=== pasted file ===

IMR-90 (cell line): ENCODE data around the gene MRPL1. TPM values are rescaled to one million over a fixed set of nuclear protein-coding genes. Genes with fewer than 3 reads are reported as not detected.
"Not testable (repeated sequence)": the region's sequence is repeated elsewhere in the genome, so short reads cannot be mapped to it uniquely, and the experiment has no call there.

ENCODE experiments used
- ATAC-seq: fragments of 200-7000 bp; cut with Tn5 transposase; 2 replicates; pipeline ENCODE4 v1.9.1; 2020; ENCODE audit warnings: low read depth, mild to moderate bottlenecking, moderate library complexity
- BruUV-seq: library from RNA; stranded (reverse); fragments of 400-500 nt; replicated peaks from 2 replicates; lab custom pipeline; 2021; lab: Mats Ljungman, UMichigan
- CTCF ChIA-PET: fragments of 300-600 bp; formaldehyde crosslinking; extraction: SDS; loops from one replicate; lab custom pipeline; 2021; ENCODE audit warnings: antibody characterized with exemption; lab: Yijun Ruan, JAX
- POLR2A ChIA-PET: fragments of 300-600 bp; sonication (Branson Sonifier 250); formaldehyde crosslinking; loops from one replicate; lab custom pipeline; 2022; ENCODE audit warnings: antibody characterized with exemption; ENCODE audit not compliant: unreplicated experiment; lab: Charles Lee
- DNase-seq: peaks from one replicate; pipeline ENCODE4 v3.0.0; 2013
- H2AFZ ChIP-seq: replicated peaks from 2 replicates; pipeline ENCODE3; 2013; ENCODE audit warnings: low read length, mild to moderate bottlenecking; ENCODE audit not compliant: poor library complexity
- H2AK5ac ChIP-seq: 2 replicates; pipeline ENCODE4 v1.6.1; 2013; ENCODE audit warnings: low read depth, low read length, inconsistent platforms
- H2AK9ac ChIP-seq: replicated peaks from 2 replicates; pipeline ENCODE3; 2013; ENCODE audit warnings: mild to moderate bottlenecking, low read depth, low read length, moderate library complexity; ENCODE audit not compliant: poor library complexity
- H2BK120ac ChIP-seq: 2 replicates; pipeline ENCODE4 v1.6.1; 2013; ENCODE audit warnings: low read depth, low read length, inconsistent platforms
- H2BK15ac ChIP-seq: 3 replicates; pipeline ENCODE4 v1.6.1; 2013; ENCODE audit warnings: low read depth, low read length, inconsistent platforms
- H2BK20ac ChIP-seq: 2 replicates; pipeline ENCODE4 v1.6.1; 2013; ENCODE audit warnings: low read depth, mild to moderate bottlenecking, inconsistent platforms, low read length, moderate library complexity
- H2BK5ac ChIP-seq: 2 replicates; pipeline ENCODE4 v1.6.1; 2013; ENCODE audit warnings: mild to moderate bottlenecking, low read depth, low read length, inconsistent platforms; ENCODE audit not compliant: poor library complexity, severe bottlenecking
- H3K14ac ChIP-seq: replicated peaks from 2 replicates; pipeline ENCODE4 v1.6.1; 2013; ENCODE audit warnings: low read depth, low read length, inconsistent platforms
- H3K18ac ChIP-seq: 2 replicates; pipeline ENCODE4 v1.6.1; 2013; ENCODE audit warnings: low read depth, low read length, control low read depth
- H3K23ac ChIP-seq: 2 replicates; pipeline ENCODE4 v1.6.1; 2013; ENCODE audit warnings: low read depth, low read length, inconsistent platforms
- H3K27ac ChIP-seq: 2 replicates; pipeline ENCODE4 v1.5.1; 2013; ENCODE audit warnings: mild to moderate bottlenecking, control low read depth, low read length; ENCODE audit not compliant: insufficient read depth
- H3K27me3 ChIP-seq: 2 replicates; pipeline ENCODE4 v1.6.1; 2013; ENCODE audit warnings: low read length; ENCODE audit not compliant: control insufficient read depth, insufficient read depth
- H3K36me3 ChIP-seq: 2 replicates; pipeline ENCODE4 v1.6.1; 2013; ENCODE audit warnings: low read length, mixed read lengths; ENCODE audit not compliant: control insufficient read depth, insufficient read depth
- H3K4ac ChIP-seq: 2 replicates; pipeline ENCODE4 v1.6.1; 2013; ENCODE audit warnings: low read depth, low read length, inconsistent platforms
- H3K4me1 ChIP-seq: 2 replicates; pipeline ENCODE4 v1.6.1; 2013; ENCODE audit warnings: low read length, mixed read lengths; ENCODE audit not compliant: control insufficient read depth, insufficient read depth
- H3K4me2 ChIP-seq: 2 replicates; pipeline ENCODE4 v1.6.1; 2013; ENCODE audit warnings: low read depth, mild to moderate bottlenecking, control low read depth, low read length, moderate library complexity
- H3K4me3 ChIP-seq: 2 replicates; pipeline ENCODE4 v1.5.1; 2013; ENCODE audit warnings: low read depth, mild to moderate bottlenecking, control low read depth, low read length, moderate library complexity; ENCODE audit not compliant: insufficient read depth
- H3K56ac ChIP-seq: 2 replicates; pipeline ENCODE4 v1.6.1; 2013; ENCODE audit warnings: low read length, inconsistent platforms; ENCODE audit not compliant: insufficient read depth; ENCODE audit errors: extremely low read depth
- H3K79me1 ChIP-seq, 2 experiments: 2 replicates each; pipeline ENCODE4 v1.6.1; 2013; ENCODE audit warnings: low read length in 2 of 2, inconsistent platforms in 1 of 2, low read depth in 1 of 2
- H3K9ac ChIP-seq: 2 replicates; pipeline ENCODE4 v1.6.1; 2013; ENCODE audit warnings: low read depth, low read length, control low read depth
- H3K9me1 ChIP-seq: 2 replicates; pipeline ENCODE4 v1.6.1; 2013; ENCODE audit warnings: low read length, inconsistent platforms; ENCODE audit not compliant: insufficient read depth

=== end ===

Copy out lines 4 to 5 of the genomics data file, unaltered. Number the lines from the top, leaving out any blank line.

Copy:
- ATAC-seq: fragments of 200-7000 bp; cut with Tn5 transposase; 2 replicates; pipeline ENCODE4 v1.9.1; 2020; ENCODE audit warnings: low read depth, mild to moderate bottlenecking, moderate library complexity
- BruUV-seq: library from RNA; stranded (reverse); fragments of 400-500 nt; replicated peaks from 2 replicates; lab custom pipeline; 2021; lab: Mats Ljungman, UMichigan